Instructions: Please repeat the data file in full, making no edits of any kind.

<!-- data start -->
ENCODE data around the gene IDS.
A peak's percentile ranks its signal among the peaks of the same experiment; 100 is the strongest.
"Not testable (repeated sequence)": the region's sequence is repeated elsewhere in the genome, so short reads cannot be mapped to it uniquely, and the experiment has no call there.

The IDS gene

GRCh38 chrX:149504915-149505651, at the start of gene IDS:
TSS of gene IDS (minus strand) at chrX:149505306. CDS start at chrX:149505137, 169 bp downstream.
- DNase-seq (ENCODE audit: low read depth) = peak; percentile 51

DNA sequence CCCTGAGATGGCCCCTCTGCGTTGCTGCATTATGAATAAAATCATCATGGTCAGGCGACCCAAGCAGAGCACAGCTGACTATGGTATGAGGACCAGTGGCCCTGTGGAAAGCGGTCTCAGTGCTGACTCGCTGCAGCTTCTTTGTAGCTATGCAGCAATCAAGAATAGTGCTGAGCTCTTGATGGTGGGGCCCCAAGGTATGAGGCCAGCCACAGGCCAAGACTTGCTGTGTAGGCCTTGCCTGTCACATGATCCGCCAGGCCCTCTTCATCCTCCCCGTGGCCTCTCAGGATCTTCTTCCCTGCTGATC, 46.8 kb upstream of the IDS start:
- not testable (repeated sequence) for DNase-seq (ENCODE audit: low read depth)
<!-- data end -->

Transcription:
ENCODE data around the gene IDS.
A peak's percentile ranks its signal among the peaks of the same experiment; 100 is the strongest.
"Not testable (repeated sequence)": the region's sequence is repeated elsewhere in the genome, so short reads cannot be mapped to it uniquely, and the experiment has no call there.

The IDS gene

GRCh38 chrX:149504915-149505651, at the start of gene IDS:
TSS of gene IDS (minus strand) at chrX:149505306. CDS start at chrX:149505137, 169 bp downstream.
- DNase-seq (ENCODE audit: low read depth) = peak; percentile 51

DNA sequence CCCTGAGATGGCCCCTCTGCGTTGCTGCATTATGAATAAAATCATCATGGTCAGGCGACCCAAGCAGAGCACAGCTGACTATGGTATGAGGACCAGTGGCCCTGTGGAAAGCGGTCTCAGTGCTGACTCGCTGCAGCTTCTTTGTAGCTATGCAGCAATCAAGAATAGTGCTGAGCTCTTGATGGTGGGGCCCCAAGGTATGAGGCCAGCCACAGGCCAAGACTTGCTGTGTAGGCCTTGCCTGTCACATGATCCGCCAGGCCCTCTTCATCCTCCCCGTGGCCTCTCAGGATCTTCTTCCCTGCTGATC, 46.8 kb upstream of the IDS start:
- not testable (repeated sequence) for DNase-seq (ENCODE audit: low read depth)